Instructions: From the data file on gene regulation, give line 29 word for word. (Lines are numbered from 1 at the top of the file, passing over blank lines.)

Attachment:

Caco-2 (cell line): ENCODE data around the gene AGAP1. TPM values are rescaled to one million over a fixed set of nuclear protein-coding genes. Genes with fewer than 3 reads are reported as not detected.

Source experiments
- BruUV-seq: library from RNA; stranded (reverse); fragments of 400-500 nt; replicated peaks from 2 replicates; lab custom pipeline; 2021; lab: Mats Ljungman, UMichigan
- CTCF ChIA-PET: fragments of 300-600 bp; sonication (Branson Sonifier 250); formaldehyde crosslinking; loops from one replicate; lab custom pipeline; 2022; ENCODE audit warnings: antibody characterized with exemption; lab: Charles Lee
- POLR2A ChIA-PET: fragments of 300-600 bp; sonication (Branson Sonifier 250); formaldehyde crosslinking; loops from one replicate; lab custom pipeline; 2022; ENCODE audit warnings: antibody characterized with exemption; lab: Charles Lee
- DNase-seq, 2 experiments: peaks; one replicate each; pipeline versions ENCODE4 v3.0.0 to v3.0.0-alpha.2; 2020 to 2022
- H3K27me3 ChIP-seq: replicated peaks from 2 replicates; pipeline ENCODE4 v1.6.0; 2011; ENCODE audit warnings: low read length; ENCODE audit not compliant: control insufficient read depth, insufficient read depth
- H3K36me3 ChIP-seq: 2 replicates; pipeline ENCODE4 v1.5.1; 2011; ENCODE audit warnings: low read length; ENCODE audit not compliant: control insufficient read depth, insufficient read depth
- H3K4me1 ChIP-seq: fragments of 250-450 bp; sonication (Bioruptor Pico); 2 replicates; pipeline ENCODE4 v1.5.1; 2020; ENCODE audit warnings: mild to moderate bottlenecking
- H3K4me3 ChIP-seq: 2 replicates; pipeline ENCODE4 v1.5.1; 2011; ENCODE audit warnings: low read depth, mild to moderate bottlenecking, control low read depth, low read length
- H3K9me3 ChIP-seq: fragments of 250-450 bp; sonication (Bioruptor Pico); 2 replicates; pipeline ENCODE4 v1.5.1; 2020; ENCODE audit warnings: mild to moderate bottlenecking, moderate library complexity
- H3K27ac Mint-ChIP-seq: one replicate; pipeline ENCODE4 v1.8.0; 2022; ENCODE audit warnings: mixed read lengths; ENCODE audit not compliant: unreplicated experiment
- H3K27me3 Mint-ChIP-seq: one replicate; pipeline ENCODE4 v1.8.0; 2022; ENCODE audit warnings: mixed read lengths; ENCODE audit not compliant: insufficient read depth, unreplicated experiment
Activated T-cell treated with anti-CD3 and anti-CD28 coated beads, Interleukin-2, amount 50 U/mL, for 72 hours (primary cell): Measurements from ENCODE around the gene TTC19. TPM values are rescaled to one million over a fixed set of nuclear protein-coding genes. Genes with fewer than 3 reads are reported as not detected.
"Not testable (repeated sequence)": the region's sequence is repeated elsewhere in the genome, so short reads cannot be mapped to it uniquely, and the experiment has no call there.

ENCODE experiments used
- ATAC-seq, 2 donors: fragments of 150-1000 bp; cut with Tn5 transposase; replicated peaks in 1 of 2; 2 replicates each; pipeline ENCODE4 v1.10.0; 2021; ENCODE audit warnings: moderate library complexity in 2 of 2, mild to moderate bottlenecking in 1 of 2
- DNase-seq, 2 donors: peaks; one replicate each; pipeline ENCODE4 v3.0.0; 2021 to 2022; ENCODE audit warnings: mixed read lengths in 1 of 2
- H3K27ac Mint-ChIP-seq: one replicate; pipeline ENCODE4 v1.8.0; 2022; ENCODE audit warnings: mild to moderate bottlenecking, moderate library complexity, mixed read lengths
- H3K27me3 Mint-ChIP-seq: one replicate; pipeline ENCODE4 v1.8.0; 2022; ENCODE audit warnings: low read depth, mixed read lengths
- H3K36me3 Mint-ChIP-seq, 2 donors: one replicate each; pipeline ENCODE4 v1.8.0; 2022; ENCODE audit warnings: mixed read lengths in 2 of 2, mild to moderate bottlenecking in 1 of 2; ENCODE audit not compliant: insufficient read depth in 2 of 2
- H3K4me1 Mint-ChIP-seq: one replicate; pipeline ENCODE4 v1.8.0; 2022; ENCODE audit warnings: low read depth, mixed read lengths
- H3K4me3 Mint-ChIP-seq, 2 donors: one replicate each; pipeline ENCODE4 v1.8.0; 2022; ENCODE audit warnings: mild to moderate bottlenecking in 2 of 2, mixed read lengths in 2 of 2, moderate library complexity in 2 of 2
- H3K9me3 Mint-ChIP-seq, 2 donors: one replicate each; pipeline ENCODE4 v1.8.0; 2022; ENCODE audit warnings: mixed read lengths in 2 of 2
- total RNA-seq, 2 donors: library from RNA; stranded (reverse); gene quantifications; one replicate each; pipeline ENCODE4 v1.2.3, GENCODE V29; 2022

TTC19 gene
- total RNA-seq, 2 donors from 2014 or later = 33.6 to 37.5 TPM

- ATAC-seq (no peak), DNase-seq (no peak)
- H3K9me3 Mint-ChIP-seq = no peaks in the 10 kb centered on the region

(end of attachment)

- H3K9me3 Mint-ChIP-seq = no peaks in the 10 kb centered on the region